Food-grade Lubricants

Food-Grade for Thought?


Food-Grade for Thought?

The term “food-grade lubricant” has been generally accepted by the lubricants industry for quite some time to describe lubricants that are acceptable for incidental contact with foodstuffs. However, recent discussion during the National Lubricating Grease Institute’s Food-Grade Lubricants Working Group meeting in June revealed that many industry players are not completely satisfied with the nuances of the term. 

To begin, it is important to understand the mission of NLGI’s Food-Grade Lubricants Working Group. According to the organization, its primary goals are “to educate and update members of the Working Group and the industry on current issues, regulations and concerns relating to the use of food-grade lubricants. The Working Group provides a forum to communicate and discuss these issues, regulations and concerns.”

The Working Group has partnered with its sister organization across the Atlantic, the European Lubricating Grease Institute, to accomplish these endeavors. According to ELGI, its participation in the Food-Grade Lubricants Working Group is to “increase knowledge and awareness about food-grade lubricant usage and possible risks to support legislators and other interested parties.”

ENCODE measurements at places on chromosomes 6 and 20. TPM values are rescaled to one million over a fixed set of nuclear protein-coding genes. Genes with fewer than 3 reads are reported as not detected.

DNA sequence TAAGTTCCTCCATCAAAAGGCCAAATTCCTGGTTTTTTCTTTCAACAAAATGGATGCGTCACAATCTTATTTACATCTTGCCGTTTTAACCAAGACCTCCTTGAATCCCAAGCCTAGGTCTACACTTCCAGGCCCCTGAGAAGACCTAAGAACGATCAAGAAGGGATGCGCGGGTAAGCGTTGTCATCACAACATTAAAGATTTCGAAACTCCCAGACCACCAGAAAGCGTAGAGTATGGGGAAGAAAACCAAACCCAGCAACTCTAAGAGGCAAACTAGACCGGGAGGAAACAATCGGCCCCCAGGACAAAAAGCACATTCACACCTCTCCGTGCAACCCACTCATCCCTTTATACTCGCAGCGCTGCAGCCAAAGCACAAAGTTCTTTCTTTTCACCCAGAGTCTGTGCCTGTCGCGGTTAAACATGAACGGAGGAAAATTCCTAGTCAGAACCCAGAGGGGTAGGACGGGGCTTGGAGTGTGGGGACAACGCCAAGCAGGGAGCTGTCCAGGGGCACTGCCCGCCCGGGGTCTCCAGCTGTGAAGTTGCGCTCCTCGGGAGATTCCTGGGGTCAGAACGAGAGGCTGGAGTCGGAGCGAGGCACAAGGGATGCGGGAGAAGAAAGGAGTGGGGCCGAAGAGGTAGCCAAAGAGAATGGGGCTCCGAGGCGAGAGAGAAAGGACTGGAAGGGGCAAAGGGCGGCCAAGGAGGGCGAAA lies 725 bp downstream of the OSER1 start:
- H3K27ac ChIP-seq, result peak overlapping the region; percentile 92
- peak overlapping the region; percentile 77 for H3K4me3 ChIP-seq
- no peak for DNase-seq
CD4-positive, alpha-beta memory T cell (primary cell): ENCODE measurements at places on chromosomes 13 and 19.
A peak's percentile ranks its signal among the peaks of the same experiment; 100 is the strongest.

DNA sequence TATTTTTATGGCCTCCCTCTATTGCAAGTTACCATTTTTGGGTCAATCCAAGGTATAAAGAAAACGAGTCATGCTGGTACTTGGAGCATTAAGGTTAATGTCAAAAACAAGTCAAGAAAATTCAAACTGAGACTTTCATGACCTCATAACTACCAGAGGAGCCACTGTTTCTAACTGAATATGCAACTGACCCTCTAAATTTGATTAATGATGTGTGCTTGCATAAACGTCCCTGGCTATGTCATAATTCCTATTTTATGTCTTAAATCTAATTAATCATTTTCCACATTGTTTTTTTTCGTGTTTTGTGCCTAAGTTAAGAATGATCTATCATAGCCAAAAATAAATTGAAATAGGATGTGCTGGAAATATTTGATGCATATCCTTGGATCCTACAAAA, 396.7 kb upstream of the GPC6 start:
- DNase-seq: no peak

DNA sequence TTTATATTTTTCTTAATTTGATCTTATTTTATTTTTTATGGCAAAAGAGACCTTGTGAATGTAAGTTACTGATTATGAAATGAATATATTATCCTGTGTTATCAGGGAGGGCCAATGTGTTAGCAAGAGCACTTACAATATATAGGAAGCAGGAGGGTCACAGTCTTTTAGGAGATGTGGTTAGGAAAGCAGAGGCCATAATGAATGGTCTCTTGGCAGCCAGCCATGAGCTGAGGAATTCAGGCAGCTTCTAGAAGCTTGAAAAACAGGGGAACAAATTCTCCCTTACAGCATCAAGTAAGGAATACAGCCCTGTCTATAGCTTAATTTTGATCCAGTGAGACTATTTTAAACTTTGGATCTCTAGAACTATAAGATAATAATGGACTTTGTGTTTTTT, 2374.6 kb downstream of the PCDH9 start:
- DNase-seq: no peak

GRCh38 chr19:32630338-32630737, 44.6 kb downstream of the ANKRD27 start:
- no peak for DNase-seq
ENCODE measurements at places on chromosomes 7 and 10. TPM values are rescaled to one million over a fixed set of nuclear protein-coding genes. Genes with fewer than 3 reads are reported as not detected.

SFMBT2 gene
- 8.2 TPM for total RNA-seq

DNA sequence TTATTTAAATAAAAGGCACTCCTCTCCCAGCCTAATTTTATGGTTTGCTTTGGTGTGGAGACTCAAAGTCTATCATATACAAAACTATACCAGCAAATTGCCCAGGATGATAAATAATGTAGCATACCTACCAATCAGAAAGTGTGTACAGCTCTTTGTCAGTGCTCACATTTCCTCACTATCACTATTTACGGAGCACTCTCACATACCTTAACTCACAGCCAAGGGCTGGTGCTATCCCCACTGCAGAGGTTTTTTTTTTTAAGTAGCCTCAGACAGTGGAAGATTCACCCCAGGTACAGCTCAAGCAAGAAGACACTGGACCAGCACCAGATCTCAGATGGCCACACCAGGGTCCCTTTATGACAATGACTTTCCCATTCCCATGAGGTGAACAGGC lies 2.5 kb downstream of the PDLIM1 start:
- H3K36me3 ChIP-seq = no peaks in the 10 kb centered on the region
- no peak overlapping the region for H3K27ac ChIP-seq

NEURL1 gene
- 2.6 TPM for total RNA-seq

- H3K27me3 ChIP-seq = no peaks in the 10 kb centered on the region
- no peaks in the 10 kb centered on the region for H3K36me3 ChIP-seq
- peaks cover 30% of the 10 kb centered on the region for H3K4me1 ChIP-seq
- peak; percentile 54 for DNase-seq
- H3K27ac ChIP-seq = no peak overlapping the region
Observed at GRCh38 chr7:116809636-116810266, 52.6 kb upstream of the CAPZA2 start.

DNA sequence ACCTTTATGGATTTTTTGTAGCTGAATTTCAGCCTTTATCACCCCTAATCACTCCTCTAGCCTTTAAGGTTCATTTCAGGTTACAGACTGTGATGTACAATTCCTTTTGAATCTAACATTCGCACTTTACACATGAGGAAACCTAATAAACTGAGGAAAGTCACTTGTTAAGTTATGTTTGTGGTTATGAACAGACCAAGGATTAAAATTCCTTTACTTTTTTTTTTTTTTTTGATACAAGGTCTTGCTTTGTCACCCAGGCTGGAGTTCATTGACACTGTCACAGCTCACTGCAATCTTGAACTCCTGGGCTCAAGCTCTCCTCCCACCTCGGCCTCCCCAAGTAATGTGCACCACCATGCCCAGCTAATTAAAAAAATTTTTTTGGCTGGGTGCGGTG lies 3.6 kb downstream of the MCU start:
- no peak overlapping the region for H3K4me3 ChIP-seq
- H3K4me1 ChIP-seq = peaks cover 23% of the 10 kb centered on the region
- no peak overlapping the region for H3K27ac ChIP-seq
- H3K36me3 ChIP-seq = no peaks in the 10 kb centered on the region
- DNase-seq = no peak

It is also tasked with connecting with stakeholders in and related to the food production industry in order to advise and share knowledge. It aims to communicate openly about current and potential issues related to lubricants and greases used in the food industry.

So why is “food-grade lubricant” perhaps not the most suitable term anymore? 

A few Working Group members stated that the term can be misleading to customers. A food-grade lubricant is one that is formulated in such a way that it will not contaminate foodstuffs if it comes into contact with it in very small amounts. The term food-grade lubricant fails to specify that very important detail. 

Furthermore, NSF, a third-party standard-setting organization, stated that “the term ‘food-grade’ is one that can be loosely used.” The Working Group would like for the industry to adopt a term that cannot be so informally used and instead conveys that the lubricant in question meets the strict requirements of the food processing industry. 

What other terms may be a viable alternative to the food-grade lubricants designation? 

One Working Group member suggested referring to food-grade lubricants as lubricants suitable for incidental food contact. While the nuances of this are certainly more in sync with the thinking of the Working Group, this option was criticized for being a bit too verbose. 

Along the same vein, one member suggested referring to food-grade lubricants as H1 lubricants. This name indicates that a lubricant has been certified and registered with NSF and has been proven to meet globally accepted standards for food safety. 

While a new term may prove useful, Working Group members expressed concerns about the difficulty of adopting a new term. After all, it is one thing to adjust jargon within a specific organization, such as NLGI, but quite another to ensure that the rest of the industry is on board with the proposed change. 

Currently, no concrete plans have been made to change the way that the industry refers to food-grade lubricants, but the possibility of doing such has now been broached.         

Sydney Moore is managing editor of Lubes’n’Greases magazine. Contact her at